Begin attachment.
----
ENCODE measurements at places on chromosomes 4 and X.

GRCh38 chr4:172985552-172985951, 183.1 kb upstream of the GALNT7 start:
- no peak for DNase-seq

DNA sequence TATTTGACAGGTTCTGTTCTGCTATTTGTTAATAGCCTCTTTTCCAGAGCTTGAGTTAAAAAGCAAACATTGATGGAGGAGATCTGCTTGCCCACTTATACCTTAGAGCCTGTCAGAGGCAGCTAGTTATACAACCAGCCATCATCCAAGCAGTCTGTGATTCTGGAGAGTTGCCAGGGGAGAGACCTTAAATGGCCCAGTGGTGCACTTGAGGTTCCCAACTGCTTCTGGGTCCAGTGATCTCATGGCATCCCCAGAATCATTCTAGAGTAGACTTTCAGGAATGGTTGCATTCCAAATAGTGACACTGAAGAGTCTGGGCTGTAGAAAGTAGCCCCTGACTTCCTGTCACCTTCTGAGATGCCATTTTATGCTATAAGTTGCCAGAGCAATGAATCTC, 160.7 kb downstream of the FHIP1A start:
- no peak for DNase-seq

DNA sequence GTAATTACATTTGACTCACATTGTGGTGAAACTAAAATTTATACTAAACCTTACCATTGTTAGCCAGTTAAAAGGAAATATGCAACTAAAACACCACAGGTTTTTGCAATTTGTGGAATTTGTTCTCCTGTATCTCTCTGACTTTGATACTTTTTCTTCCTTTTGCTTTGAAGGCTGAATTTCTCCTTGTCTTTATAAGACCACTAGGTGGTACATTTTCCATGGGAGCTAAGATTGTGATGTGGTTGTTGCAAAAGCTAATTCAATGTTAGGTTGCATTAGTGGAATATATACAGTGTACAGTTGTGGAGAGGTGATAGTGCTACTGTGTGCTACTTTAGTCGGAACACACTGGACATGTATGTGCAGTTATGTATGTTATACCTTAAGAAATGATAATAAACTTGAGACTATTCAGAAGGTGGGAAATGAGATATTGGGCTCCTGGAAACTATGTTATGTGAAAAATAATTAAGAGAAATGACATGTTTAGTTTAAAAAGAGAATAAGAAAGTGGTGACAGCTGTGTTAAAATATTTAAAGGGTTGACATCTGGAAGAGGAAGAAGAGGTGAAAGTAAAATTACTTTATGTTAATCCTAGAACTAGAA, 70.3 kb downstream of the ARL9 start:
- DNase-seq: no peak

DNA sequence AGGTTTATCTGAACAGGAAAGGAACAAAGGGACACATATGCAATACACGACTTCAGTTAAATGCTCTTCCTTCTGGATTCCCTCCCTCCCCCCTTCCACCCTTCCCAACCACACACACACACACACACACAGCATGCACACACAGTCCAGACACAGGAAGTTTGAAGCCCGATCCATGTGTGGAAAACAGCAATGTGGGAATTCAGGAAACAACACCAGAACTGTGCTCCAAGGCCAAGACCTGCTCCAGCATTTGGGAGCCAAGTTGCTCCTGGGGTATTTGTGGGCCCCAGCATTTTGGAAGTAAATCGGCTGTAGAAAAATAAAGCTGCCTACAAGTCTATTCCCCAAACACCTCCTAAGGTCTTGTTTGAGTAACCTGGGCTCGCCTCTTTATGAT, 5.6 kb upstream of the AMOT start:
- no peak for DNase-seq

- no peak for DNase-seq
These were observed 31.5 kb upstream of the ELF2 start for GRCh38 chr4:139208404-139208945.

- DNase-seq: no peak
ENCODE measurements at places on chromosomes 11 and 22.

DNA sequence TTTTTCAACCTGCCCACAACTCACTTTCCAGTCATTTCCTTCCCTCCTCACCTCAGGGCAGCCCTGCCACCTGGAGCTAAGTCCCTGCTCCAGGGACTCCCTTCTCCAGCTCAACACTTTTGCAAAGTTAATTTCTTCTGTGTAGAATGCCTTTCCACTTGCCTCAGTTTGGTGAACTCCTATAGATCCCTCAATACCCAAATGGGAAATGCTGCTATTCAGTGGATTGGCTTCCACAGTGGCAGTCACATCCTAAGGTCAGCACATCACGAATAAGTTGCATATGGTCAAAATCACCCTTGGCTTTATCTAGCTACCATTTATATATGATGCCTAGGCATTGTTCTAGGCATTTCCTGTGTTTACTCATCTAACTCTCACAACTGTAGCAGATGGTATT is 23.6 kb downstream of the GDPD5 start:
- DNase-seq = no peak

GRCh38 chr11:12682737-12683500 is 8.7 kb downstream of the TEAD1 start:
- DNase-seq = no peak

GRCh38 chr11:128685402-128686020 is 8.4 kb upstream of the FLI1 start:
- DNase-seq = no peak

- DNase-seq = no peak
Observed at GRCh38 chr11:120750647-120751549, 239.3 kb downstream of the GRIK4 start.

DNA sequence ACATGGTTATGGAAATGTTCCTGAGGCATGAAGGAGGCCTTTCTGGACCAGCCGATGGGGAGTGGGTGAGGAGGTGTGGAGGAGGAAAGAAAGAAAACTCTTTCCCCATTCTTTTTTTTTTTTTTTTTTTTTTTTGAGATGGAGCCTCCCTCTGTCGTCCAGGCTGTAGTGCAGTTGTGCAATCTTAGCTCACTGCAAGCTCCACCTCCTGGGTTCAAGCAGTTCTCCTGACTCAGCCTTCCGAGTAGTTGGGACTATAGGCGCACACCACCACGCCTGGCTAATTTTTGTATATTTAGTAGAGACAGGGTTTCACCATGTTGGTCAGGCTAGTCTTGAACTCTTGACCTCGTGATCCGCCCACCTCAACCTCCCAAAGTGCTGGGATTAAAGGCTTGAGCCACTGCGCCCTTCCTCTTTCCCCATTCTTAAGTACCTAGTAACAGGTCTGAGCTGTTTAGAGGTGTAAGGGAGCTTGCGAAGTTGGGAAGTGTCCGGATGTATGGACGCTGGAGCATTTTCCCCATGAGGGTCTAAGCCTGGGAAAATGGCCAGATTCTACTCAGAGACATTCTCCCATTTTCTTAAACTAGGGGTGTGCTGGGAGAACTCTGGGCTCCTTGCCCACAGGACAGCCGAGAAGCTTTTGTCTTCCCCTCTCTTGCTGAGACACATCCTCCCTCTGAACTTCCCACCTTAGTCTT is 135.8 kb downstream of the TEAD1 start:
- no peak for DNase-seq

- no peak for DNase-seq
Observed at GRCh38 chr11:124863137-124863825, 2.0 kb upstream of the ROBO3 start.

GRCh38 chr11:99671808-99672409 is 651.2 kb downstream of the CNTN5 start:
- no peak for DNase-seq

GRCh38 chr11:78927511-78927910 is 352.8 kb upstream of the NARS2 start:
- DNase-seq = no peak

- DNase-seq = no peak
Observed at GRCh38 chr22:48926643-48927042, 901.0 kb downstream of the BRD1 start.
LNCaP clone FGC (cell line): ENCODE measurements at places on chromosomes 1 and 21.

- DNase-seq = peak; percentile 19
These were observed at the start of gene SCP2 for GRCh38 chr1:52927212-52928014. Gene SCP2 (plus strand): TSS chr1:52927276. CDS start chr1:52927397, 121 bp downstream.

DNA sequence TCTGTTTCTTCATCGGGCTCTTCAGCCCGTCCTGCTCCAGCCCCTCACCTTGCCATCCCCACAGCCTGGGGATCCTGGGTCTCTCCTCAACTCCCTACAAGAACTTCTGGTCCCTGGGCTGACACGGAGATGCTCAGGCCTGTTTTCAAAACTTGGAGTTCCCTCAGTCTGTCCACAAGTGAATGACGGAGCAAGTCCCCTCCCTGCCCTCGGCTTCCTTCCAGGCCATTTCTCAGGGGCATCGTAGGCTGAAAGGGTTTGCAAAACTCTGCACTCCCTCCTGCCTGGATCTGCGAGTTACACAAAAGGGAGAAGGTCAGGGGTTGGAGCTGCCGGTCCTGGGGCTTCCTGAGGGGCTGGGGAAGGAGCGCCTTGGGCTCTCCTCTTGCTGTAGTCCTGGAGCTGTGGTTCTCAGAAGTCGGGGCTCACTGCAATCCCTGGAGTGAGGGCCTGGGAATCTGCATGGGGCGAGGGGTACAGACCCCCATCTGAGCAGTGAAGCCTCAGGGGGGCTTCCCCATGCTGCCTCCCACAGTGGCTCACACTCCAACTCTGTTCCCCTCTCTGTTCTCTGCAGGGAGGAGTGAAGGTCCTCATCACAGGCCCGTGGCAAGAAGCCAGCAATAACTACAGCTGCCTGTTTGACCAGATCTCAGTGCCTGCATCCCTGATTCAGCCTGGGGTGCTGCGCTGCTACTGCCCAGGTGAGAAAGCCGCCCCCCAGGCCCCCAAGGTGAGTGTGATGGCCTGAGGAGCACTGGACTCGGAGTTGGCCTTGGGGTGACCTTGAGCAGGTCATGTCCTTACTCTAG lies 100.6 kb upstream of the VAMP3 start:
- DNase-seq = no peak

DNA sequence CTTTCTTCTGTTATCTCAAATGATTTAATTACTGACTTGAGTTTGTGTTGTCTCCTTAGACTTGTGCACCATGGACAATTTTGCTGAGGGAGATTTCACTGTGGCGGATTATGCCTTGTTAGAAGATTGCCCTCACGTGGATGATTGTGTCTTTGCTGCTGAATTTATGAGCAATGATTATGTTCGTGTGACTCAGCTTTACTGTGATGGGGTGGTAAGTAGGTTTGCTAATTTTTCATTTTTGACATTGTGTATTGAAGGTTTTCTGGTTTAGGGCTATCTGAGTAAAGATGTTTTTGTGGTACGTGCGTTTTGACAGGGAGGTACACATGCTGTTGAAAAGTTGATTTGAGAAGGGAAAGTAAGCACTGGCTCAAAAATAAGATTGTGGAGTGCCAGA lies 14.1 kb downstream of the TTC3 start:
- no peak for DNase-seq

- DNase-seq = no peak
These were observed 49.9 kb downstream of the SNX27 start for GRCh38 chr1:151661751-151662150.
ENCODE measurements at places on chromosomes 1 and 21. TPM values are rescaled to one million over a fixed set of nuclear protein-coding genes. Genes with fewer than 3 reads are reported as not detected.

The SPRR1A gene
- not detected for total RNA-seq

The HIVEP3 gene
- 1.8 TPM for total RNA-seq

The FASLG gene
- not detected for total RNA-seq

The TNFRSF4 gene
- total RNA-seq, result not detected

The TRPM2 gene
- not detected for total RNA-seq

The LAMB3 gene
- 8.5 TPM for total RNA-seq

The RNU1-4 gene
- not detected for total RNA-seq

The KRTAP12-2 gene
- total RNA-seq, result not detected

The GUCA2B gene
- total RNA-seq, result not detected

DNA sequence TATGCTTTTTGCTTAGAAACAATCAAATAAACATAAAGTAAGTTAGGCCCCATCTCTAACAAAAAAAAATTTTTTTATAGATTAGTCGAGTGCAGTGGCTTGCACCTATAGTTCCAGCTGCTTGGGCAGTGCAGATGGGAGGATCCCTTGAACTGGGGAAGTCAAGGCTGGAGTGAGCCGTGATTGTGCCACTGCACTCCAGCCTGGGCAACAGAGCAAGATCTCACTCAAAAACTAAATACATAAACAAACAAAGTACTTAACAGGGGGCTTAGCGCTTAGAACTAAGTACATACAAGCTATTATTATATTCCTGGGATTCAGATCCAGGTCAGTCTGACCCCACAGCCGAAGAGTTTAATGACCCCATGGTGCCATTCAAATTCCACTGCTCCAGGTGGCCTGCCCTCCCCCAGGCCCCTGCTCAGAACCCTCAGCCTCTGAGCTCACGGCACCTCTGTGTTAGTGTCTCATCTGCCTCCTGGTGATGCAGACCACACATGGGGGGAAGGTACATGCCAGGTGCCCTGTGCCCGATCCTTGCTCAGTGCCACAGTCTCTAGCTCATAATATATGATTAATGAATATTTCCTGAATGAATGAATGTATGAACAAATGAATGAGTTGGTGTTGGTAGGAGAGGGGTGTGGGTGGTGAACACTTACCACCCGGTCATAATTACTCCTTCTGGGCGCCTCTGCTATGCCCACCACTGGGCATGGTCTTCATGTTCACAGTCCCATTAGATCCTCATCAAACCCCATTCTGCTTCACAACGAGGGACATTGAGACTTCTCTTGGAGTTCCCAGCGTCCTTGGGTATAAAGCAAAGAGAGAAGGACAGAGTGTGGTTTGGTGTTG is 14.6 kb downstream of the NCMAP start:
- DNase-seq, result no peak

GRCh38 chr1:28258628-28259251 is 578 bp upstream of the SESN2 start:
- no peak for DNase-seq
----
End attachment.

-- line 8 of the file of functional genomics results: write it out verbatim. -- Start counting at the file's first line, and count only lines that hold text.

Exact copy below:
DNA sequence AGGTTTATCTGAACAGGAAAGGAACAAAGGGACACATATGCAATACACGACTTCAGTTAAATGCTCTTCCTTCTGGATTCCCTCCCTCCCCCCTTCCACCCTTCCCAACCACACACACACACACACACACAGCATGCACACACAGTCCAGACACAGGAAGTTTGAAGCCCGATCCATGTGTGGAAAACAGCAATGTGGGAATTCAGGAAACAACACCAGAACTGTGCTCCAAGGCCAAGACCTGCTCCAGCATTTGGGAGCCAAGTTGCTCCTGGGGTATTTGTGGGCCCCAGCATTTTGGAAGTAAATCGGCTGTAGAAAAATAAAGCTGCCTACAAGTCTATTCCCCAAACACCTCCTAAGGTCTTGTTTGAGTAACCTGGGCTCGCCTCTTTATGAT, 5.6 kb upstream of the AMOT start: